I was supposed to meet a friend for tacos at a gas station on Nicollet. (True story.)
When the man behind the counter at the BP, surrounded by cigarettes and lottery tickets, asked what I was looking for, I said, “Tacos?” as if I hoped he was hiding the tortillas and pico de gallo somewhere in the 10 square feet behind him. He looked wary, as if “tacos” might be code for something he didn’t want associated with his place of business. “No. No tacos. Not ever,” he said.
Turns out, I had the wrong intersection. What I was looking for was two blocks south, inside another gas station, the CK Food & Fuel. Tacos El Primo occupies a corner of the convenience store, with a full kitchen and a handful of tables. While the rest of the place is stocked with the usual candy bars, chips, and soda, in the El Primo corner a massive pot bubbles on the stove, and it smells homey and friendly, like beans and onions.
The retail location has been open for just over a month now, but many customers will surely recognize the two Tacos El Primo trucks often parked along Lake Street.
The menu is long — your choices are tacos, burritos, tortas, and quesadillas, multiplied by a long list of meats — but the tacos are what you’re here for. The tacos are $2 apiece, so you can make up a hearty plate with a variety of meats — chicken (nicely spiced), carnitas (smoky and good), brisket (tender and flavorful), pork rinds (soft and floppy), or chorizo (unpleasantly chewy) — all held together in a double layer of slightly greasy corn tortillas.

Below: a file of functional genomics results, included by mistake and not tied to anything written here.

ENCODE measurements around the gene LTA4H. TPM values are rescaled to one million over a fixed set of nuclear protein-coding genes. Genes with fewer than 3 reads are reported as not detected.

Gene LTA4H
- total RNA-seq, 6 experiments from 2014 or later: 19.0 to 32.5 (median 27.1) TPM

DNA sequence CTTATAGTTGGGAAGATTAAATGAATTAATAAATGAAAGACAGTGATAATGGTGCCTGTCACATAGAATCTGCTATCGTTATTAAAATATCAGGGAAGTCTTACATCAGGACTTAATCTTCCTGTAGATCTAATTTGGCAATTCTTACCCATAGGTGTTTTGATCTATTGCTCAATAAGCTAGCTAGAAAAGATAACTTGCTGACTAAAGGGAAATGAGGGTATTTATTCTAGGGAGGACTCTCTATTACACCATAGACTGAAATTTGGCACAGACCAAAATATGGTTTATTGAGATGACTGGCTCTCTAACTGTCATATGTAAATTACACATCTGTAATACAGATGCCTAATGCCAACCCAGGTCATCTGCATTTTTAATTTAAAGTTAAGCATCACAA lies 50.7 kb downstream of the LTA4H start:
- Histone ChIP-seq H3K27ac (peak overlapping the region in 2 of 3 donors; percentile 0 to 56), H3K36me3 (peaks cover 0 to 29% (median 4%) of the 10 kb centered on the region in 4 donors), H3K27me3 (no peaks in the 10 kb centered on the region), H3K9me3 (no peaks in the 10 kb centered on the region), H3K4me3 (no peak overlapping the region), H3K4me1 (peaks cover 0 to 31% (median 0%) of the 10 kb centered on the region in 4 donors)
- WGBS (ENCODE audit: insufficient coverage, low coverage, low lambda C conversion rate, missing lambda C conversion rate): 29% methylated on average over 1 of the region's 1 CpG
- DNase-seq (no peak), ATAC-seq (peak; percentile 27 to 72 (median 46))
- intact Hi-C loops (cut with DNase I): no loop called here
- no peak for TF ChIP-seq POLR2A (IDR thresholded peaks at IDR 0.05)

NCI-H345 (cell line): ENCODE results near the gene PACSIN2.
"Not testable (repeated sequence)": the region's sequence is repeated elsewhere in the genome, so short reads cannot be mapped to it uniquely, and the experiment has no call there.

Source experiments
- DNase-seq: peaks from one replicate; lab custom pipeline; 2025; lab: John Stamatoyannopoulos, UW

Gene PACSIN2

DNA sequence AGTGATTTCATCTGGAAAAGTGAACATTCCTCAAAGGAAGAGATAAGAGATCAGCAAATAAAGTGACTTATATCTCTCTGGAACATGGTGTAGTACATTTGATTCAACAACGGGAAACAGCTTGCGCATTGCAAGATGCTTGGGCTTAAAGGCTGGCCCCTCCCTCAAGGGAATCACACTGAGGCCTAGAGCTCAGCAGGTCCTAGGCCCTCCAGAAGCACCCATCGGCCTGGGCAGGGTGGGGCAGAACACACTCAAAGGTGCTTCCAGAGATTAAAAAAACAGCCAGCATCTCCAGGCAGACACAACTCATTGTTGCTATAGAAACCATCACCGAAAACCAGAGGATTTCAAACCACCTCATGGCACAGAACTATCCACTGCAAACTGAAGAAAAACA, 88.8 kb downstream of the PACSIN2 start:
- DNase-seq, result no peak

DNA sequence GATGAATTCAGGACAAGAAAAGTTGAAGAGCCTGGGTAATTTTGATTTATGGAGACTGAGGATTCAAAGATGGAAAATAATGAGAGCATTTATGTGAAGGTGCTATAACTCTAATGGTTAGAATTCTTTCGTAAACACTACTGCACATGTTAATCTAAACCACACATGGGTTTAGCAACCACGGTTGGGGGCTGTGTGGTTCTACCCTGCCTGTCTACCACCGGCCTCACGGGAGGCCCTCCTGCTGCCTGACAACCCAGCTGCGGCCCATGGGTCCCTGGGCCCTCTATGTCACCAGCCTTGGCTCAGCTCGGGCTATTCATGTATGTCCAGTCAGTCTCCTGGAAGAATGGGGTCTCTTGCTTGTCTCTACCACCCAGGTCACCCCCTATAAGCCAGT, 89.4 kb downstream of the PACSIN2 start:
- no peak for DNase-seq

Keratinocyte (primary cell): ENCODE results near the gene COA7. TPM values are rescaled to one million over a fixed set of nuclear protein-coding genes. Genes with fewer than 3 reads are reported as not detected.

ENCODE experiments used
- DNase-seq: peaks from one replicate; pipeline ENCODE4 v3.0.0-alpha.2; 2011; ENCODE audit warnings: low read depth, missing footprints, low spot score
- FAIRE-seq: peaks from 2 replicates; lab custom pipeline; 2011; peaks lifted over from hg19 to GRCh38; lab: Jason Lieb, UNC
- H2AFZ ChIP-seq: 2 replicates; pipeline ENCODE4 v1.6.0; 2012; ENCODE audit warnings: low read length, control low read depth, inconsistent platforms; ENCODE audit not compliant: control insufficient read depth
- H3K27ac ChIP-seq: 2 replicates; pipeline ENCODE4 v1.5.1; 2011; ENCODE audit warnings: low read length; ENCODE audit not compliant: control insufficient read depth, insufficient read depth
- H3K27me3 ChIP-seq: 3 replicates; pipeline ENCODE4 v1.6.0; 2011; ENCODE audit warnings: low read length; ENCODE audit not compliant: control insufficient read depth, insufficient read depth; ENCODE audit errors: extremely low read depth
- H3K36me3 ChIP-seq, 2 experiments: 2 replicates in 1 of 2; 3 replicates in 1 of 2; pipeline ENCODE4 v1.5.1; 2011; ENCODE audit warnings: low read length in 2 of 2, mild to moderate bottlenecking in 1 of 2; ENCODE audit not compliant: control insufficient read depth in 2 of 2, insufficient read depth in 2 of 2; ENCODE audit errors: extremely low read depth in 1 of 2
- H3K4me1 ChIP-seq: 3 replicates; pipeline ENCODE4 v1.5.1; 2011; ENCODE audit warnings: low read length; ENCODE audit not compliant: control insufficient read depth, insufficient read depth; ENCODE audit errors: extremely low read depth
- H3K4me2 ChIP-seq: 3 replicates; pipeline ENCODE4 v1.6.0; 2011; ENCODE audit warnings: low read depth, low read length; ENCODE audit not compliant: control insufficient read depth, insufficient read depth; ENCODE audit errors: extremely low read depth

Both the quesadillas and the burritos are heavy on the meat, while the tortas are big, loose, sloppy, mayonnaise-soaked deals, barely contained by soft, sweet buns the size of a Little Leaguer’s mitt. These are not the tightly compressed, artfully striated, and complexly delicious tortas of Manny’s Tortas fame.
It’s all fill-you-up comfort food, served with a warm smile and washed down with sugary Jarritos. In a gas station on Nicollet.
Tacos El Primo
4751 Nicollet Ave
HOURS: Mon-Sat 11am-5pm